you're reading...


Sunny 16

Sunny 16

I just found out a new technique! Such a simple easy to remember rule… When taking a picture in 100% sunshine you set your F-Stop=16 – ISO=100 and shutter speed=100. This will produce perfect exposure in the sun every time.

This picture was taken using Sunny 16 at an incredible fun maze right before Halloween this year. The maze was 1 mile of twists and turns which connected to a corn maze.  There was even a guy who maned the center just in case you found your self lost but really that is what you  hope will happen if you find yourself in a maze.

A few conditions to keep in mind when using Sunny 16

1. The sun  must be high enough to be bright

2. Subject must be in the sun

3. Make sure the sun isn’t behind a cloud must be full sunshine.

4. Conditions should be average meaning no snow or sand etc.

Interesting Fact: Shade is about 3 stops darker than sun (8x’s darker) When using Sunny 16 with some shade in the picture you can decide what you want to do either zoom in on your subject so there is no shade or maybe open up 1 stop and see what happens your shadows might look better and the subject would probably be o.k.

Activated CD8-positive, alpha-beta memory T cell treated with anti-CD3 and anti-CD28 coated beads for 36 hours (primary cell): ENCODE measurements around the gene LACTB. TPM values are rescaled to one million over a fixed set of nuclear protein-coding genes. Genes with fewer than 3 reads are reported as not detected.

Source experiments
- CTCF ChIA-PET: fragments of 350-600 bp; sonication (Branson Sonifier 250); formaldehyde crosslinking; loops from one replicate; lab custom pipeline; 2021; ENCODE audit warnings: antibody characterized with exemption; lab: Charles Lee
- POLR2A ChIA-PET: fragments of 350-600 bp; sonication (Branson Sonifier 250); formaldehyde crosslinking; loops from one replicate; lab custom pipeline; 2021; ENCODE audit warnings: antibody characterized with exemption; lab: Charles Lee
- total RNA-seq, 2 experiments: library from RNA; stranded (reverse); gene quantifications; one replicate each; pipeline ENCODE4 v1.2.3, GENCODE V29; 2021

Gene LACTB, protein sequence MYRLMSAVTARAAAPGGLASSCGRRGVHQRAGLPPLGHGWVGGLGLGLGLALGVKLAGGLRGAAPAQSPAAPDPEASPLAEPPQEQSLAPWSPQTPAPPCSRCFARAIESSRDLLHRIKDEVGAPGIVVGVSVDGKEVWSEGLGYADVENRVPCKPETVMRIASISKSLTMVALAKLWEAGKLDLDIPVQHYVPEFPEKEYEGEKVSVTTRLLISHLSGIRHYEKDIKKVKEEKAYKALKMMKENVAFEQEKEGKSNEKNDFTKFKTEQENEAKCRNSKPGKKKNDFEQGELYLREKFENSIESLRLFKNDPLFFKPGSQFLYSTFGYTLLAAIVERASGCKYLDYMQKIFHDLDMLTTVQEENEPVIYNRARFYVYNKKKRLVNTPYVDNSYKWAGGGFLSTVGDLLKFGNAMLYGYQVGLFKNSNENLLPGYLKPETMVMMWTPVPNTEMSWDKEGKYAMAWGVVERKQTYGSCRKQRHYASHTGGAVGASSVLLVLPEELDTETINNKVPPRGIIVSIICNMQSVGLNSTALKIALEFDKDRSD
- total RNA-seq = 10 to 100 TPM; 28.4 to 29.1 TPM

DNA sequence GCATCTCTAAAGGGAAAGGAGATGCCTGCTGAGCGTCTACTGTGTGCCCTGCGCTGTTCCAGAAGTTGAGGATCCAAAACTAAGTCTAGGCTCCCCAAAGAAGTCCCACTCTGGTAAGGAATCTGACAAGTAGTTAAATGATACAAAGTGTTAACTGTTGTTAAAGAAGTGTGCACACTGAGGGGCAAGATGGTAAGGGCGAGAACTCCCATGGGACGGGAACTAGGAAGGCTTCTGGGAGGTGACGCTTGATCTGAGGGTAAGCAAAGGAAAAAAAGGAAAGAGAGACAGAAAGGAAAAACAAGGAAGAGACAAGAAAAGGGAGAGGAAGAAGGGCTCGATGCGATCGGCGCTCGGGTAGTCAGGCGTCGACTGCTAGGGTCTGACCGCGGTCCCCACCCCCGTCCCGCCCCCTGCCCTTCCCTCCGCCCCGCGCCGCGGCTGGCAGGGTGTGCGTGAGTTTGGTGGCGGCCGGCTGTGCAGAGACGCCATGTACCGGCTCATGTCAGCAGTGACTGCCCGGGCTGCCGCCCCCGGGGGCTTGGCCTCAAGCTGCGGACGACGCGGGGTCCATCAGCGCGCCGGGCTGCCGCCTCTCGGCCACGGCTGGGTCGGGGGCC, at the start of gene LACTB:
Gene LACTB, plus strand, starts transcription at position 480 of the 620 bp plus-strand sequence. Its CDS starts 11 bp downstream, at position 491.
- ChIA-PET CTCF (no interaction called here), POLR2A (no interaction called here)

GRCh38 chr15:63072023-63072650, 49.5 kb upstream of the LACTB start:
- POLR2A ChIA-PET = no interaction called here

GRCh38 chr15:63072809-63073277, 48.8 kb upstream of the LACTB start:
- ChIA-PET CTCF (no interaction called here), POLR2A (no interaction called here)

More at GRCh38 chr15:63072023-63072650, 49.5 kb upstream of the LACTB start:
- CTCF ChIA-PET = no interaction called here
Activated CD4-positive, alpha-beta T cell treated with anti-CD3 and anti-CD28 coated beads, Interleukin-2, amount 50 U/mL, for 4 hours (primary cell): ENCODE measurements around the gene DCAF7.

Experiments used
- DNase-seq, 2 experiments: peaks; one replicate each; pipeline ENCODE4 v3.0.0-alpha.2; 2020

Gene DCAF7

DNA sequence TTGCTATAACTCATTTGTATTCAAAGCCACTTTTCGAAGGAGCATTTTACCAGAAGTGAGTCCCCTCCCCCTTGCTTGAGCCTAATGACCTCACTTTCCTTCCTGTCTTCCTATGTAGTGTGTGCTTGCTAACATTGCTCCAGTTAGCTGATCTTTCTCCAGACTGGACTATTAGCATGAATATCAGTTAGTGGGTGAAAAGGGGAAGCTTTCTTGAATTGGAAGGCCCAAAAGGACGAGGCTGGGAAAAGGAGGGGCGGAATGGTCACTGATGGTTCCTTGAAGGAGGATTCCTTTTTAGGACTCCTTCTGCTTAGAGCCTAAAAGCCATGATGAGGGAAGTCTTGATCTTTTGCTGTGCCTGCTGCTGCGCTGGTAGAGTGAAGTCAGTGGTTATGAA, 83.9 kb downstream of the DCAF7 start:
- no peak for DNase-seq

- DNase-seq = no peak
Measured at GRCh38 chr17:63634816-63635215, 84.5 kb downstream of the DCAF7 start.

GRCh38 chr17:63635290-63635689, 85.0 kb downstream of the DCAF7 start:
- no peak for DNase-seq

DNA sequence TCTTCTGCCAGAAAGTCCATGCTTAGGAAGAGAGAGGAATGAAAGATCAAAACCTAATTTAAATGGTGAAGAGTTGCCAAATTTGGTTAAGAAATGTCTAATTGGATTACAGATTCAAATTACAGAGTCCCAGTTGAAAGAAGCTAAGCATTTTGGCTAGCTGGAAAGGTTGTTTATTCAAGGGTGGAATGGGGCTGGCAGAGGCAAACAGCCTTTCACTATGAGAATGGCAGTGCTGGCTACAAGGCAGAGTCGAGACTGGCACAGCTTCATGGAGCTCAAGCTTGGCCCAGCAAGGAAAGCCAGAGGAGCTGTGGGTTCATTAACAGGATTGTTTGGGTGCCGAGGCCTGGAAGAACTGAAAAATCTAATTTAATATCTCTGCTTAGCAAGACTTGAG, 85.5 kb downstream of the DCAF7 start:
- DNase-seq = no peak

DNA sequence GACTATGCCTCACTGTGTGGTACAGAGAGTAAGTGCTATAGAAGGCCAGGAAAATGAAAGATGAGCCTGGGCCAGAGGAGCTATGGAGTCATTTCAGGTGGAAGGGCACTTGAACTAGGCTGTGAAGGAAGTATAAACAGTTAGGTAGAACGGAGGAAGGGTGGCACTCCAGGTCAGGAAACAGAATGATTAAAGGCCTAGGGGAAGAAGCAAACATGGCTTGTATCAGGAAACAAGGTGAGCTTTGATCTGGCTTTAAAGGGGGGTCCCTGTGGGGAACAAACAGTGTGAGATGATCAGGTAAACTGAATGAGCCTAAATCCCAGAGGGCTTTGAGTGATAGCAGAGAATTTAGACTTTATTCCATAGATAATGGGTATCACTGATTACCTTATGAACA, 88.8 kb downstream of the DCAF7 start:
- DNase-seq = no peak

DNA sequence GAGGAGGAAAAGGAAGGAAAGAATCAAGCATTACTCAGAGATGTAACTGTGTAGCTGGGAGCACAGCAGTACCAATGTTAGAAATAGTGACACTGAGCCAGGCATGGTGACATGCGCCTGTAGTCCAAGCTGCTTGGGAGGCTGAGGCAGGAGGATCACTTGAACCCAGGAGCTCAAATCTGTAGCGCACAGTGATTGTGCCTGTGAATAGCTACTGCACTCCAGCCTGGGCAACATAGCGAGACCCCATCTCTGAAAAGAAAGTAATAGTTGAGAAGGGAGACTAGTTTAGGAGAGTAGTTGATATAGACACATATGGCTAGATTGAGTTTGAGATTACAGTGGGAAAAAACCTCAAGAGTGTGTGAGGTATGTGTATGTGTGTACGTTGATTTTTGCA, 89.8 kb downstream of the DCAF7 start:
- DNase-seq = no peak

If you have a starting point in the sunshine you can edit and play!

Related posts:

Sunset on the lake!
Why black and white photography?
Morning walk starts the day off right!


One Response to “Sunny 16”

  1. Hi :-)

    it’s been a while… but I see you’ve been busy. Nice going!

    The ‘Sunny 16′ rule is a derivation from the ’16-60′ rule (at ISO 100). Our eyes always make the most of it under any kind of light settings, butwhat is actually there? The 16-60 rule/setting shows just that.

    So it’s a good starting point if you want to capture the moment as it is. When taking pictures indoors (referring to your other blog) you can go with a higher ISO. Personally I would not go higher than 400, because a the quality of the image degrades too much, and a dark image is easier to be adjusted than a light one.

    In bright sunlight the photo will be so bright to the point (and beyond) over-exposure. Hence the Sunny-16 rule (not 1/60 but 1/100 to avoid over-exposure). Bare in mind that over-exposure is only happening because the media we’re using has limits… Whiter/brighter than pure white is not possible. The good news is that photo’s that are darker than you wanted them, can be lifted quite a bit.

    I like photo’s that are close to the truth (light-wise). So if it was dark… let the picture be dark. Then you capture not only the image, but also the atmosphere.

    greets, Marcel

    Posted by Marcel Otten | November 13, 2010, 11:50 am

Post a Comment

CommentLuv badge